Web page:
The chief problem Reaganomics faced, and the reason it failed to meet its overall goals was that it was internally inconsistent. Reagan's administration professed a desire for a seriously pared down federal government, but never lived up to the promise. This undermined their economic plans. In order to avoid a budget deficit, government spending had to be decreased in conjunction with taxes. The Reagan administration was singularly unable to achieve this. Whatever advances it made in lowering government spending were made up for by increases in other areas. While Education and regional development took major cuts, Medicare and Commerce grew by leaps and bounds. The greatest increase in spending, however, came from defense. Military spending grew by 63.3% from 1981 to 1989. Under Reagan the economy never took in as much as it spent. Reagan was able to achieve some of his ends. He was able to increase the rate of growth of the Gross Domestic Product to 3.9% from its rate of 0.5% under Carter. Family income rose and unemployment decreased. However, during his presidency the trade deficit rose from $15 billion to $129 billion and the budget deficit went from $74 billion to $155 billion. Most staggeringly, the national debt increased from a hefty $730 billion to a gargantuan $2.1 trillion. During the 1980s, many of the premier economic thinkers held that deficit spending was not a cause for concern. The government was not expected to behave like a corporation and could get by without paying its debts. However, upon witnessing the effects of a $2.1 trillion debt, most changed their tune. Without decreasing government spending along with taxes, Reagan was unable to achieve all of his economic goals and the nation was plunged into a deficit.

Another flaw within Reaganomics was the reliance on supply side economics. The intent of Reagan's plan was to rebuild America's military to combat inflation and redistribute income to the major corporations. Had America's economic troubles been the result of unused capacity as it was after WWII and Korea, Reagan's plan would have been very successful. The unsatisfied demand would have been fulfilled. Unfortunately, when no such demand existed, the extra production went to waste. Furthermore, in the 1980s American businesses were forced to compete with foreign products. What little demand existed was already taken care of.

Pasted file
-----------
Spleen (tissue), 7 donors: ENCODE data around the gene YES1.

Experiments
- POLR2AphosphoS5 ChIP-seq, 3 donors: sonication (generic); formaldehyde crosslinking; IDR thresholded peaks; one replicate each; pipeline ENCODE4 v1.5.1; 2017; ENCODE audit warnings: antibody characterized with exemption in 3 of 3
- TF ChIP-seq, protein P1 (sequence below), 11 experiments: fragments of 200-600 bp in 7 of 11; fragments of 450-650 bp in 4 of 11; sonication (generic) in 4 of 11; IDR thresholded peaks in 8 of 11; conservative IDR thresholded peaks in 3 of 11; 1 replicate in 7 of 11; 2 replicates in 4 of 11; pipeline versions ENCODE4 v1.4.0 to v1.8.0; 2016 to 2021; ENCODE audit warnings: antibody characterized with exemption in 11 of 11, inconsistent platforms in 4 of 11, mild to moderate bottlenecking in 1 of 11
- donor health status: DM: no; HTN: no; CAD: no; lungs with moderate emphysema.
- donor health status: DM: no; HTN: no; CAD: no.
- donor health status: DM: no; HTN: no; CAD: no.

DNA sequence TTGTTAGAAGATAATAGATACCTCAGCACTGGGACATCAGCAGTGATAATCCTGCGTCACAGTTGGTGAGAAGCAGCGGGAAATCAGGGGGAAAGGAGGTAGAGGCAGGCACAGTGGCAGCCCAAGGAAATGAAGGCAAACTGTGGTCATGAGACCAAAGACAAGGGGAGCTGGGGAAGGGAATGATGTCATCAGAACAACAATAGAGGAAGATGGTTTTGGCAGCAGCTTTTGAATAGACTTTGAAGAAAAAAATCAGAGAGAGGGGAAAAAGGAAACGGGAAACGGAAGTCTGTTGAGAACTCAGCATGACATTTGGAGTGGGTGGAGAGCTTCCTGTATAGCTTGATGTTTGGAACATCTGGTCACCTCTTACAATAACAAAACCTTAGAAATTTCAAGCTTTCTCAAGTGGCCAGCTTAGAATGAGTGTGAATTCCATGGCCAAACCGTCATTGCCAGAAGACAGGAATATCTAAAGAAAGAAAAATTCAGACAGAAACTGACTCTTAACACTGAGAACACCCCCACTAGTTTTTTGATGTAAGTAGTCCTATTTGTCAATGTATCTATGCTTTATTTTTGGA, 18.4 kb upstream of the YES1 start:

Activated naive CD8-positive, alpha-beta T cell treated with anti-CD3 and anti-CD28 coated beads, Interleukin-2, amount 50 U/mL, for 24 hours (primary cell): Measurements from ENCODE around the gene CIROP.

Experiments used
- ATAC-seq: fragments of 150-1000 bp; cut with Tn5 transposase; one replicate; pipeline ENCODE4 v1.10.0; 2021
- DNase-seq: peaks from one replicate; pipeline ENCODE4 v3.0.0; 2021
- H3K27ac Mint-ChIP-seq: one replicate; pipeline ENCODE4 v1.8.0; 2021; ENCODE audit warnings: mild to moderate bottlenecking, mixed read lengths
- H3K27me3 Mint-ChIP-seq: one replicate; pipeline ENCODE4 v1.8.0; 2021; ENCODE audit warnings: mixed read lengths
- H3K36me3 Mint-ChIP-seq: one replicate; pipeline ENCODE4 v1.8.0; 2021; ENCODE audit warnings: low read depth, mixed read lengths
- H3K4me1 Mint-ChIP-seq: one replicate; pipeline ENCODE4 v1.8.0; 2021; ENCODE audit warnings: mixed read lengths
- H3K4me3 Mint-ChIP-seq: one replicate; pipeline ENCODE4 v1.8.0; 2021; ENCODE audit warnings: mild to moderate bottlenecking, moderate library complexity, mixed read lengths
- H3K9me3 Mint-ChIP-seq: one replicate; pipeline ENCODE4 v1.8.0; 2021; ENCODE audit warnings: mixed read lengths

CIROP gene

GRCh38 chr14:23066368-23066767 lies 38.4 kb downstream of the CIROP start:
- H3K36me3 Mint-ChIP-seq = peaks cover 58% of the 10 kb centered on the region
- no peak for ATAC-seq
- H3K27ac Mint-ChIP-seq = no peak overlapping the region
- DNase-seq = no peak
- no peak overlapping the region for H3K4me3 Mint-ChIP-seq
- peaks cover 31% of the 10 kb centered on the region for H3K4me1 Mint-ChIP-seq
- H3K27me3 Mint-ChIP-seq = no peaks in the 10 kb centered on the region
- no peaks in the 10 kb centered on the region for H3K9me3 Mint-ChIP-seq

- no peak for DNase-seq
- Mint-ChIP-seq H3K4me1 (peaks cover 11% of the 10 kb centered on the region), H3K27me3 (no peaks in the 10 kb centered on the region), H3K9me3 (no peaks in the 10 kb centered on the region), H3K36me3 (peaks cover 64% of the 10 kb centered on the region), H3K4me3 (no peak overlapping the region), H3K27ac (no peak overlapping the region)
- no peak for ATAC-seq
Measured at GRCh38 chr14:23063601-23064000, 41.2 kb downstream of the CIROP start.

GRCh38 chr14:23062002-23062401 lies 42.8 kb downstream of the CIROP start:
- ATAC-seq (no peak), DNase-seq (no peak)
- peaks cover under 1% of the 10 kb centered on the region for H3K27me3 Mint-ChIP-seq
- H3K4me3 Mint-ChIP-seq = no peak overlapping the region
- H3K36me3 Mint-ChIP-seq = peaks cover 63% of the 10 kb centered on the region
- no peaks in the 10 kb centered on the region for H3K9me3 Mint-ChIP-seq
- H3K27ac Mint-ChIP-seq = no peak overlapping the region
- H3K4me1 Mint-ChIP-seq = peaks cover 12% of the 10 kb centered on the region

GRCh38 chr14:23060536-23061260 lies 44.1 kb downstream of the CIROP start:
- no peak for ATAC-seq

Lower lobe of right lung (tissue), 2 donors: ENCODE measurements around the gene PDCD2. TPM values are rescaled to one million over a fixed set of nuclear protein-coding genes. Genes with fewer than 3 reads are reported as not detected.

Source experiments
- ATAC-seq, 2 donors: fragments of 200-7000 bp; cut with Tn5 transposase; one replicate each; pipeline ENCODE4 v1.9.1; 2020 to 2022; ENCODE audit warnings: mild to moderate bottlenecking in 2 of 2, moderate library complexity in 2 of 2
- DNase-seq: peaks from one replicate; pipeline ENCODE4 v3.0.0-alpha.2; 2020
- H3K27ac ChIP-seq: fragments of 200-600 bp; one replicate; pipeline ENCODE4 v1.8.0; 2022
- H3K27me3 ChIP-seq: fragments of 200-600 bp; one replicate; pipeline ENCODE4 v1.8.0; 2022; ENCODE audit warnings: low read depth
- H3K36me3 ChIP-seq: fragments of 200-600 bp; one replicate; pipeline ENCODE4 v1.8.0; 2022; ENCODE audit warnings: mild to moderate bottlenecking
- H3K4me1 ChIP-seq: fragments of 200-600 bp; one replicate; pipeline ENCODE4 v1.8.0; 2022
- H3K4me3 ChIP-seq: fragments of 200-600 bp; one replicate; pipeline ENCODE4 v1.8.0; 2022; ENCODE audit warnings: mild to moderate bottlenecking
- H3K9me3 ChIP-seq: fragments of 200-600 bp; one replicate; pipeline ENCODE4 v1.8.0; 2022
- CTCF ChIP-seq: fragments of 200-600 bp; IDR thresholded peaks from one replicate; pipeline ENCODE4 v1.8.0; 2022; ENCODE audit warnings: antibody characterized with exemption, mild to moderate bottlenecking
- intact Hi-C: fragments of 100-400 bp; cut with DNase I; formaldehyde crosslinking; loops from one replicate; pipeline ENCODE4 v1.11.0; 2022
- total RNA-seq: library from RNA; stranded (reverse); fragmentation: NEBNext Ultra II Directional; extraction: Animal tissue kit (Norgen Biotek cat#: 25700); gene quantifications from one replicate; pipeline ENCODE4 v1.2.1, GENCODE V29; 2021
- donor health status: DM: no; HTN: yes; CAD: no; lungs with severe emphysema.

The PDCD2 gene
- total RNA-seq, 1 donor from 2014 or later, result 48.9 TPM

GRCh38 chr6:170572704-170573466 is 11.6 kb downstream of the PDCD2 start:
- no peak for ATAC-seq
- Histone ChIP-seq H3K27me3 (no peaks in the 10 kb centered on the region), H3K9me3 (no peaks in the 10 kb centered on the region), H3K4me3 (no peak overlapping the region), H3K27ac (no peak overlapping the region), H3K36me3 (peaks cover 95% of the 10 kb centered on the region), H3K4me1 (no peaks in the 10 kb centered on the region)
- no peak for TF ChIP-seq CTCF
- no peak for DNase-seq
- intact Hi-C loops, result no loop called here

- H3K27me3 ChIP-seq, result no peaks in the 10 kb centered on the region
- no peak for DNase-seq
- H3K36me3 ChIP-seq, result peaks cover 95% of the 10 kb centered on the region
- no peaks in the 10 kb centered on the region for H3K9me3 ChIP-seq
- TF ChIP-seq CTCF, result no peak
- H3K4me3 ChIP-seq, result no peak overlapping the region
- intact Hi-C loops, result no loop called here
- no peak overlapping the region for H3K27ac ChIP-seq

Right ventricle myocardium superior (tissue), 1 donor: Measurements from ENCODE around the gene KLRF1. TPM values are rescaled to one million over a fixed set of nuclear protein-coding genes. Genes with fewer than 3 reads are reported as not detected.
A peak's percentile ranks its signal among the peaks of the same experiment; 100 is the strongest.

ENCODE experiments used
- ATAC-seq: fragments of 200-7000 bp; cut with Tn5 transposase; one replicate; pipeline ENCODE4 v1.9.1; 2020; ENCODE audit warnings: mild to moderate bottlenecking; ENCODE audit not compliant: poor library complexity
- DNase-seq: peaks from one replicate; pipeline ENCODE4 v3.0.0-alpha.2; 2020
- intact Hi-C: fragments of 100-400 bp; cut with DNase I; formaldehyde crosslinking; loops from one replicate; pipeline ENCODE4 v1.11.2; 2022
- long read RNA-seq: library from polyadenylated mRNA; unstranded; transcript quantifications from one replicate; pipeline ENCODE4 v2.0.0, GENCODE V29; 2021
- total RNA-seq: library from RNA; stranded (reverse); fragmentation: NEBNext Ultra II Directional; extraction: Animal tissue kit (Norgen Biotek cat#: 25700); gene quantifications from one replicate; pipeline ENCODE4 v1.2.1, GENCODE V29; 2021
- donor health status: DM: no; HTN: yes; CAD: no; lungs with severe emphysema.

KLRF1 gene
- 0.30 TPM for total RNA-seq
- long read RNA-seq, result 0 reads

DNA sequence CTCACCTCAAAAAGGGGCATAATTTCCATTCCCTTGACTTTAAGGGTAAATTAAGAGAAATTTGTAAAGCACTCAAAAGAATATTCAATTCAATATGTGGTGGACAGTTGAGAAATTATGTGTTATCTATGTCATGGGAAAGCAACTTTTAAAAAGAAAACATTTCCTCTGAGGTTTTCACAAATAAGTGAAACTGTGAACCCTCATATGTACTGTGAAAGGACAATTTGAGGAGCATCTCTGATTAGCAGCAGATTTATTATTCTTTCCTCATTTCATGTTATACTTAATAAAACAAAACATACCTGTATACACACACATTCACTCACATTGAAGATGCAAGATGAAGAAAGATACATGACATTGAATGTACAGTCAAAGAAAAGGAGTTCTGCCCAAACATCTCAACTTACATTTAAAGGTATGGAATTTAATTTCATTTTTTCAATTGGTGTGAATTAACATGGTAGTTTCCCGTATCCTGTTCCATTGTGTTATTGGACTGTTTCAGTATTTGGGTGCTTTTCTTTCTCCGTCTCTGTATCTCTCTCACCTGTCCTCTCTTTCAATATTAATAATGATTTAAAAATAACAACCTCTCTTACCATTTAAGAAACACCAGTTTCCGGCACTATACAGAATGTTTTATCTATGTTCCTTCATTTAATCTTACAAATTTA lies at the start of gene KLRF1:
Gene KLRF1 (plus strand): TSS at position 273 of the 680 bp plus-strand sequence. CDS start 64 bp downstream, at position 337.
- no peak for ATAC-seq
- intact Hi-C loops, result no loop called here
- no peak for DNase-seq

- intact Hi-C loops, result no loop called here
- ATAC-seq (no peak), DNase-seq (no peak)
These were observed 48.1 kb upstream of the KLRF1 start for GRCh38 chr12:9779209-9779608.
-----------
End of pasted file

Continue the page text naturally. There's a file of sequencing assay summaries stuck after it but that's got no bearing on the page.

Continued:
Reagan's administration was unable to reconcile their desire to restore the quasi-mythical laissez faire American economy with their desire to out-price the Soviets in the arms race. It is a matter of heated debate whether Reagan meant to drive the Soviet economy into the ground by increasing defense spending. Many hold that the Soviet economy was already well along the way towards its own economic demise and Reagan's aggressive defense spending, the Strategic Defense Initiative, was merely incidental. Intentional or not, the wanton defense spending of the 1980s had lasting economic effects that would leave the economy in dismal shape by the end of the decade and the beginning of the 1990s. Fortunately, the economy has since largely recovered thanks to the efforts of Congress and the Clinton administration in balancing the budget. The government of the 1990s learned an important lesson from the problems faced in the 1980s. Reagan's plan would have been far more successful had he found a single goal and stuck to it. Defense and other forms of government spending stood in the way of his economic plans.

Martin Carnoy, Derek Shearer, Russell Rumberger A New Social Contract : The Economy and Government After Reagan (Harper Trade, 1983)
Seyom Brown The Faces of Power (New York: Columbia University Press, 1994)
Anthony S. Campagna The Economy in the Reagan Years : The Economic Consequences of the Reagan Administration, Vol. 150 (Greenwood Publishing Group, Inc., 1994)
Murray Weidenbaum Reaganomics - Its Remarkable Results (The Christian Science Monitor, Dec. 18, 1997)
Mike Noble Where Reagan Went Wrong [online] "http://oasis.bellevue.k12.wa.us/sammamish/ sstudies.dir/hist_docs.dir/reaganomics.mn.html" (Mike Noble, 1995)